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Don Perata Cleared Of Kickback Accusations

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The attorney for former California Senate leader Don Perata said Wednesday that federal prosecutors in Sacramento have decided against filing criminal charges against his client, clearing the way for Perata's campaign for Oakland mayor next year.

Perata attorney George L. O'Connell told The Associated Press that he received a letter from federal prosecutors in Sacramento saying they would not press charges.

"It's good news for us that justice has been done," O'Connell said. "To me, that is a plain indication that they have reached the same conclusion that we have been urging for five years, that Senator Perata did nothing wrong and this is not a case that should be prosecuted."

The U.S. attorney's office had no immediate comment.

The decision comes 2½ months after the U.S. attorney's office in San Francisco reached a similar decision in a political corruption probe that dates to 2004. FBI agents then took their case to Sacramento.

The investigation centered on whether Perata and his family benefited personally from campaign donations.

The decision ends a long-running drama that involved a man who had been among the most powerful players in California politics. A former high school civics teacher, Perata used his position as leader of the 40-member Senate to push an education-oriented agenda but also played the frequent foil to Republican Gov. Arnold Schwarzenegger.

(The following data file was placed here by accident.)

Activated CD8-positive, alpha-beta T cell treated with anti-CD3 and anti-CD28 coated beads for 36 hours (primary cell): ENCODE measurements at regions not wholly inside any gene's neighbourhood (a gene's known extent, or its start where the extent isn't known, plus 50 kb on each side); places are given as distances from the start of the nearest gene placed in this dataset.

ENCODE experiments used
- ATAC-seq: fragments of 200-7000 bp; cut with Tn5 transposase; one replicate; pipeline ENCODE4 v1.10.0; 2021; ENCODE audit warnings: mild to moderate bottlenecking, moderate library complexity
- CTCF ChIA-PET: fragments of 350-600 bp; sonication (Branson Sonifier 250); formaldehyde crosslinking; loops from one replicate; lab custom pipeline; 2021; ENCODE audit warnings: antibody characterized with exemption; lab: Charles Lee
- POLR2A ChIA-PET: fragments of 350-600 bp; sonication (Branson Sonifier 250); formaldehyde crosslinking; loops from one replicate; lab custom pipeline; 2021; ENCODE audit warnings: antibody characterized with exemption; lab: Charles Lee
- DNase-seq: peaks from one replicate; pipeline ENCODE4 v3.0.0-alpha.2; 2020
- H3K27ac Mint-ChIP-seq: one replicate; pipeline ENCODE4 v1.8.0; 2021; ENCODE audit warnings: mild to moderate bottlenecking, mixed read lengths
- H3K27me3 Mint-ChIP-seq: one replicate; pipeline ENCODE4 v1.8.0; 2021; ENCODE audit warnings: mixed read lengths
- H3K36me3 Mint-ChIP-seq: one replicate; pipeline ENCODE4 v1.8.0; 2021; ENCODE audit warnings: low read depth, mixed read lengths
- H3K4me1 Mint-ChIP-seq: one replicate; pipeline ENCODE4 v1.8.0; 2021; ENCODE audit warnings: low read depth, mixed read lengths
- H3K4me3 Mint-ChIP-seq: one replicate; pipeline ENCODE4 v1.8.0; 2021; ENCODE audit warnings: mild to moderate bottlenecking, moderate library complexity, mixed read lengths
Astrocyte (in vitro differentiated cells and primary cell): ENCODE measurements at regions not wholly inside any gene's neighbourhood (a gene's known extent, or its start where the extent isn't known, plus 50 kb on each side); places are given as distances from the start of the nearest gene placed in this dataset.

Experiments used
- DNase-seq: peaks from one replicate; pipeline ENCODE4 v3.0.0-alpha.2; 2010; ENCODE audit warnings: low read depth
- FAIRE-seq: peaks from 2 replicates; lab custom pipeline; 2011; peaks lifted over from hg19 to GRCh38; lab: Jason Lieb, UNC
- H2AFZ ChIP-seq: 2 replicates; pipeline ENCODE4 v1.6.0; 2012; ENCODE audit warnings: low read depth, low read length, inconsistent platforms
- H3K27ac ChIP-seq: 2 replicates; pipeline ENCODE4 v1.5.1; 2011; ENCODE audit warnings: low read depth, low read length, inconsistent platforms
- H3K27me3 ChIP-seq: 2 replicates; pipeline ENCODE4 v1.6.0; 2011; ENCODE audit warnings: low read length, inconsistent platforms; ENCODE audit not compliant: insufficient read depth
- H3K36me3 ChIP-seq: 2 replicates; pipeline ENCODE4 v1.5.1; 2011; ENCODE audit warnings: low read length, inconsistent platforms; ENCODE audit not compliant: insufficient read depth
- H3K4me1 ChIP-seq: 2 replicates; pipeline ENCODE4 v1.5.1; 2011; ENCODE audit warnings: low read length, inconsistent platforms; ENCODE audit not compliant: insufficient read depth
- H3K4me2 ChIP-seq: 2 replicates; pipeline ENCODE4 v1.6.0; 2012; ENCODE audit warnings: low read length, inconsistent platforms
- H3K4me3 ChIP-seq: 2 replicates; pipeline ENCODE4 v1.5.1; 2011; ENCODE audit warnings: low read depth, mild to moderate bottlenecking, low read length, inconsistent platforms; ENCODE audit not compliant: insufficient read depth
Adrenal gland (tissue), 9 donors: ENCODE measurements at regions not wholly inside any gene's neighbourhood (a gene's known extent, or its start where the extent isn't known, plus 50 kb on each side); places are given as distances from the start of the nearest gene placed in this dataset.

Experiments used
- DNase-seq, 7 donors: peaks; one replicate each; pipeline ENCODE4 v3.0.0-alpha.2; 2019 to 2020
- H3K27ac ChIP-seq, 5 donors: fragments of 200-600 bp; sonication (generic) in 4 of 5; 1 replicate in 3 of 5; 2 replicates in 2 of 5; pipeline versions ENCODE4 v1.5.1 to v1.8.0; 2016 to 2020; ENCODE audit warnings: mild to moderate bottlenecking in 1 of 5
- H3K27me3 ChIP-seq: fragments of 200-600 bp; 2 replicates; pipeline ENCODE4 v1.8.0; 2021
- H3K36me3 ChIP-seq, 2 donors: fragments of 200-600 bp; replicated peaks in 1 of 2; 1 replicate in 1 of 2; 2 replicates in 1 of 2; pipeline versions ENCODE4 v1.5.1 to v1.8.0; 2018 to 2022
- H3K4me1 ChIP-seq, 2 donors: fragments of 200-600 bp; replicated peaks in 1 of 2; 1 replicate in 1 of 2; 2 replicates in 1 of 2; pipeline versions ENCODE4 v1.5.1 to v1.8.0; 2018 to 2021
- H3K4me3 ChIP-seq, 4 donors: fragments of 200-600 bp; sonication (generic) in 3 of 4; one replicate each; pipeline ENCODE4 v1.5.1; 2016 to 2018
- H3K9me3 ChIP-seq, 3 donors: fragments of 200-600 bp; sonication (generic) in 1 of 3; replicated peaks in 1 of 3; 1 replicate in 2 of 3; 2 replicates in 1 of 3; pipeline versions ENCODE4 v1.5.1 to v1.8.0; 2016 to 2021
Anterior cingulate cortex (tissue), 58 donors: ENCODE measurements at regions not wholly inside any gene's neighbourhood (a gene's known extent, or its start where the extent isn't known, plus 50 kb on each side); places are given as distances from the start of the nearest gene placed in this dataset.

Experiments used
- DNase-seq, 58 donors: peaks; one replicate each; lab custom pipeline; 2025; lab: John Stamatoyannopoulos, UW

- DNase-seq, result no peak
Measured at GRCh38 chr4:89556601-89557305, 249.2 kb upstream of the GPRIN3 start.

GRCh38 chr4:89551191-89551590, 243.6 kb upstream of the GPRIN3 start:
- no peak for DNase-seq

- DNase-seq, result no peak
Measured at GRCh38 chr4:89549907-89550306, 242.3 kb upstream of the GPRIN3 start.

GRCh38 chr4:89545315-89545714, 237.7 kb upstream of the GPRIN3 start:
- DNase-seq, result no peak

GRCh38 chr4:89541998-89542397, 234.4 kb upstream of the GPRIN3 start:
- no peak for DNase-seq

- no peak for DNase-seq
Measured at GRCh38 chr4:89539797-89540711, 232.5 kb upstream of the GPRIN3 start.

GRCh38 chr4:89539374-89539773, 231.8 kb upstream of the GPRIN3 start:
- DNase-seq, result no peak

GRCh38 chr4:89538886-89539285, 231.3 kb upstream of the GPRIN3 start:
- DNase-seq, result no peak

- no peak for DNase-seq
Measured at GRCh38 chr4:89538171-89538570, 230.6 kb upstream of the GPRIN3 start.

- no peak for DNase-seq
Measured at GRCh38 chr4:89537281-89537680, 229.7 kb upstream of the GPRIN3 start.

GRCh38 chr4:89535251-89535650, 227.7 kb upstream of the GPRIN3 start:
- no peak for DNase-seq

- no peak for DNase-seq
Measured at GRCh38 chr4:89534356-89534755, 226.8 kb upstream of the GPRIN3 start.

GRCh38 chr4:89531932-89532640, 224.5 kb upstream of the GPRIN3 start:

He campaigned against the governor's successful redistricting measure in 2008 and is credited with killing Schwarzenegger's $14 billion health care overhaul in early 2008, saying it would burden taxpayers with billions in costs in just a few years. Perata's critics say he spiked the plan because he has long favored a single-payer, government-run system.

Term limits forced him from office last year.

O'Connell said Perata was unlikely to return a message seeking comment.

The investigation centered on Perata's relationship with campaign donors and whether any of that money was diverted to his family members and eventually kicked back to him, adding to his personal wealth.

A federal grand jury in San Francisco subpoenaed six years' worth of e-mails from Perata and eight staff members in 2005.

It also investigated the circle of Perata family members and associates, including his son, daughter, son-in-law and a San Francisco Bay area lobbyist, Lily Hu, a former Perata aide.

FBI agents were looking for quid pro quos from political donations to Perata and whether the former lawmaker and his family profited personally from those donations. Some firms operated by family members received payments for political consulting from Perata campaign committees.

O'Connell said the accusations were baseless and that Perata never exchanged votes for cash.

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